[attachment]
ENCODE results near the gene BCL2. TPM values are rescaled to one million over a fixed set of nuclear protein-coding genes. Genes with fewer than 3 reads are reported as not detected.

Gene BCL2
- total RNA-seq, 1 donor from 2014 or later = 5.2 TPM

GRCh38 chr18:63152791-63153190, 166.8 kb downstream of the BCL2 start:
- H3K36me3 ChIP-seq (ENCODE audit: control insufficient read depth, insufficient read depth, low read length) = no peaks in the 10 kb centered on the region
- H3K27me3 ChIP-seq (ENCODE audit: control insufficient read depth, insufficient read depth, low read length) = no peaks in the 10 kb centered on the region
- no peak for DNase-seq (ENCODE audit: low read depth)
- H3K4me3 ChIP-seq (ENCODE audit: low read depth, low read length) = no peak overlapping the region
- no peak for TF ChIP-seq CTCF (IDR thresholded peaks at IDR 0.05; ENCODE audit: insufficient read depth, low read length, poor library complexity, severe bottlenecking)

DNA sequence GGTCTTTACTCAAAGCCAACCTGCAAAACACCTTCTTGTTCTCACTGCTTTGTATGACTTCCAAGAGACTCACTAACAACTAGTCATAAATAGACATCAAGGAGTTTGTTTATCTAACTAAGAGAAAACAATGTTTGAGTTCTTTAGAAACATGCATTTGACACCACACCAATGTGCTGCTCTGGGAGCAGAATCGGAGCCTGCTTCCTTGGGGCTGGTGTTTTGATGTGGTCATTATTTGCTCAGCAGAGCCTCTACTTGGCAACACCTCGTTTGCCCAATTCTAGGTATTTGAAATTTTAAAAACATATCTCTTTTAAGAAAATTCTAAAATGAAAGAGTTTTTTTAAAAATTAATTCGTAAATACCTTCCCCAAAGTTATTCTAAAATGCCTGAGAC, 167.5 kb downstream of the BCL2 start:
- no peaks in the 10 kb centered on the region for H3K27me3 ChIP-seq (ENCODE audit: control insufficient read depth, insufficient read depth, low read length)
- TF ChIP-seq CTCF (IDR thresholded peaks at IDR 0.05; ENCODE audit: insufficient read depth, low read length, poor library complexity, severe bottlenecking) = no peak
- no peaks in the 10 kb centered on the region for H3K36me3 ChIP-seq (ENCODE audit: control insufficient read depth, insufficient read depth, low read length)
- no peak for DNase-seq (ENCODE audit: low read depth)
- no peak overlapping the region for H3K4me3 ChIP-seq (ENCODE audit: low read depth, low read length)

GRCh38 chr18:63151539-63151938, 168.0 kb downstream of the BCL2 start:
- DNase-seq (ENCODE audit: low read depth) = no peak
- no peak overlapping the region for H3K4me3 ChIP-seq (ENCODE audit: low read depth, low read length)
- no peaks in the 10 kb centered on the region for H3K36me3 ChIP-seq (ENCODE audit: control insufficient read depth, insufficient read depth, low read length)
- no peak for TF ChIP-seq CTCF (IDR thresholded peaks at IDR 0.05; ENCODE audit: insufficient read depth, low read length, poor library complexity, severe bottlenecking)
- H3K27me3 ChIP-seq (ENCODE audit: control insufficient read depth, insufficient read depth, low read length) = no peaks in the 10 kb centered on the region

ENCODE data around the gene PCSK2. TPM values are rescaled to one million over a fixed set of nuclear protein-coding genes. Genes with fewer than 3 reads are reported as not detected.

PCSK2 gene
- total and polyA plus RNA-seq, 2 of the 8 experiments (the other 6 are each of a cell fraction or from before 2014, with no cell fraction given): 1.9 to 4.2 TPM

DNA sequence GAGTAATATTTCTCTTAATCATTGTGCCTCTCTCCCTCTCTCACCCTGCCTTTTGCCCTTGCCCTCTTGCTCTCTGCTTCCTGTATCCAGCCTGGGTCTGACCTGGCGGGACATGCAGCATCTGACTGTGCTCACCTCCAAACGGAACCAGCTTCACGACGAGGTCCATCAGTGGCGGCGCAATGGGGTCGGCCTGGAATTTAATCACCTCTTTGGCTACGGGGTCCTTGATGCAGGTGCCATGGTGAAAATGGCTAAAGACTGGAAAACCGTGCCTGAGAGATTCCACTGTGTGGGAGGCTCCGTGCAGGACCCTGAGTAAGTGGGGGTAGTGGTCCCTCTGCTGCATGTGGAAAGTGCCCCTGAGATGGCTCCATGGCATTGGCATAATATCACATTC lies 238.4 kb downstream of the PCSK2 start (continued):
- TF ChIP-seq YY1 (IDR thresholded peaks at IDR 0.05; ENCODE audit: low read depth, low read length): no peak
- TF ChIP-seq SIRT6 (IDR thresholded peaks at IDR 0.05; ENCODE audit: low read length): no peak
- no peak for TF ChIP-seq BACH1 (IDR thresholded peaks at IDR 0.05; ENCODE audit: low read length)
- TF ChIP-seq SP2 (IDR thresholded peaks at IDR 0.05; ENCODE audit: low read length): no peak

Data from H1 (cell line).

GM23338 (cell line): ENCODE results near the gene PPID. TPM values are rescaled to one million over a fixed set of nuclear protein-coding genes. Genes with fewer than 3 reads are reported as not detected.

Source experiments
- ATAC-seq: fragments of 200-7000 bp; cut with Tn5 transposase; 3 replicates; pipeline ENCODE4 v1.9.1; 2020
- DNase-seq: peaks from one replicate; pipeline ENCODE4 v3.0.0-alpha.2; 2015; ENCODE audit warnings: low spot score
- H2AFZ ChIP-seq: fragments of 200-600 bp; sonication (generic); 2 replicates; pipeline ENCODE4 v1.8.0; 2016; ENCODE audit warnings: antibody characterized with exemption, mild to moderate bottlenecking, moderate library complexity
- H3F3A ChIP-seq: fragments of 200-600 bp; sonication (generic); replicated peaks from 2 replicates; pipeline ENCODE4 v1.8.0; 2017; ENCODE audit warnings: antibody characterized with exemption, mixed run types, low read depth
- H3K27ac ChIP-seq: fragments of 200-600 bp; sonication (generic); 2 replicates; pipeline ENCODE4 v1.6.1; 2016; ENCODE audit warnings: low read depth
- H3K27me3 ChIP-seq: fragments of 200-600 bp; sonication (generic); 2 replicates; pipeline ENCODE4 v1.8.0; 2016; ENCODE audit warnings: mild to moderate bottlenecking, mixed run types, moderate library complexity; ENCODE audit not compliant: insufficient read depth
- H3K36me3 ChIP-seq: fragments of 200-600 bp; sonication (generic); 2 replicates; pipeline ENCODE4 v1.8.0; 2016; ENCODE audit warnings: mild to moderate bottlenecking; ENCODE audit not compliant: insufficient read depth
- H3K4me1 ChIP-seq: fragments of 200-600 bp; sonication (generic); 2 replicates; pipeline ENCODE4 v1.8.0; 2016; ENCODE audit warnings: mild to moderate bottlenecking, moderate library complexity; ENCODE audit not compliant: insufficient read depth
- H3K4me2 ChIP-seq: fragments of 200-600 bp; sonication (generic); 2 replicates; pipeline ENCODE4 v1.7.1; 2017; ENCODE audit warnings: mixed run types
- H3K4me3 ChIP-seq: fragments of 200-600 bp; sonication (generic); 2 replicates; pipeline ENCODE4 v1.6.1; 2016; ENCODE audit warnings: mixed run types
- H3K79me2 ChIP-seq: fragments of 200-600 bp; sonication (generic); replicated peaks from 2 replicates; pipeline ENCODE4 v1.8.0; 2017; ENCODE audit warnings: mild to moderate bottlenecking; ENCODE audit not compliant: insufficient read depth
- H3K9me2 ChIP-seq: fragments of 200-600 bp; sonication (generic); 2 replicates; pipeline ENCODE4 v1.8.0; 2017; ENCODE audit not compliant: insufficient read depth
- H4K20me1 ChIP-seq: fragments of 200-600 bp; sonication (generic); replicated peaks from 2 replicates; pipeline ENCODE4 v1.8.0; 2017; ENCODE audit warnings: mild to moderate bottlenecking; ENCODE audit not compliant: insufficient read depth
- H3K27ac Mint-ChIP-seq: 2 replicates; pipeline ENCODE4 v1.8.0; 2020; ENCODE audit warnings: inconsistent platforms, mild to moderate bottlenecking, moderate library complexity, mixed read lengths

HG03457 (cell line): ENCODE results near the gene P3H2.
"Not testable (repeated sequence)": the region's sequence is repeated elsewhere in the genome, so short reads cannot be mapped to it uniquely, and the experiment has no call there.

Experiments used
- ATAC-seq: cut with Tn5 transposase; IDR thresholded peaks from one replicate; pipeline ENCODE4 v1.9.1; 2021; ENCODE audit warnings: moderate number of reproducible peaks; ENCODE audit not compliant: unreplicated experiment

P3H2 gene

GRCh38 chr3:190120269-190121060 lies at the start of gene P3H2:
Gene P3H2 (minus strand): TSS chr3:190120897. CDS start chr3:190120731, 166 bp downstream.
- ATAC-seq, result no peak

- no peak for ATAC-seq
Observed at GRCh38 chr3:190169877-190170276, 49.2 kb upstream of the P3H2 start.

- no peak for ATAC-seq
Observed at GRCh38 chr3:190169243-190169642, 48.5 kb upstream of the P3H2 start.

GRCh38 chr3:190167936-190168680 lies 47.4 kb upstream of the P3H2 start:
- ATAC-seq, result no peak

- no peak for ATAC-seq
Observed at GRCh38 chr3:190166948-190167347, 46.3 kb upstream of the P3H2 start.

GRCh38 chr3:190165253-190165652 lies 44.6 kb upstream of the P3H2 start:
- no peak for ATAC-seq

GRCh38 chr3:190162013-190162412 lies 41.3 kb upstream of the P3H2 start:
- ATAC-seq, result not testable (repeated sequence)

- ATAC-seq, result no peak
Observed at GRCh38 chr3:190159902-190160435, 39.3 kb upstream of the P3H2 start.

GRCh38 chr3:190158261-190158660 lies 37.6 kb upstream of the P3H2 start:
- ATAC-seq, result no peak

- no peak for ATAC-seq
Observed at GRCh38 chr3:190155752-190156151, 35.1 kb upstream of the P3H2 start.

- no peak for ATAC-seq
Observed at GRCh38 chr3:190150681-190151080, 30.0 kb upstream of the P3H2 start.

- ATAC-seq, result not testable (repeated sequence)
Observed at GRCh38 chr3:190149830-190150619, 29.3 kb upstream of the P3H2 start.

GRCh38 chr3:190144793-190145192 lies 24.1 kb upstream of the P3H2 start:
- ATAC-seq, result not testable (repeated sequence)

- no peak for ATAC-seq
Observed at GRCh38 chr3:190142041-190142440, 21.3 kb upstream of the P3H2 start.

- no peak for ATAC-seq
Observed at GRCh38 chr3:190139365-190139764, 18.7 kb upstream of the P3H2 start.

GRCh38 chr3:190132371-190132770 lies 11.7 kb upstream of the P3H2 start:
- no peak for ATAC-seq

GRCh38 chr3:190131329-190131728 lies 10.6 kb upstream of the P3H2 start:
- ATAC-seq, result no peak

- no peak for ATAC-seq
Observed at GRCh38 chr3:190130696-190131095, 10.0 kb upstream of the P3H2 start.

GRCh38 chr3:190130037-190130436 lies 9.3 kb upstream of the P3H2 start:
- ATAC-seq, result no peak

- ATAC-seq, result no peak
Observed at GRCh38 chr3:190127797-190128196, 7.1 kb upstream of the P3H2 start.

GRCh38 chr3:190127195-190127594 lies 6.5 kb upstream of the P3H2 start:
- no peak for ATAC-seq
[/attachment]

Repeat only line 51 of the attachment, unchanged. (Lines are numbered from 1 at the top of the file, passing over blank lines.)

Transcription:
P3H2 gene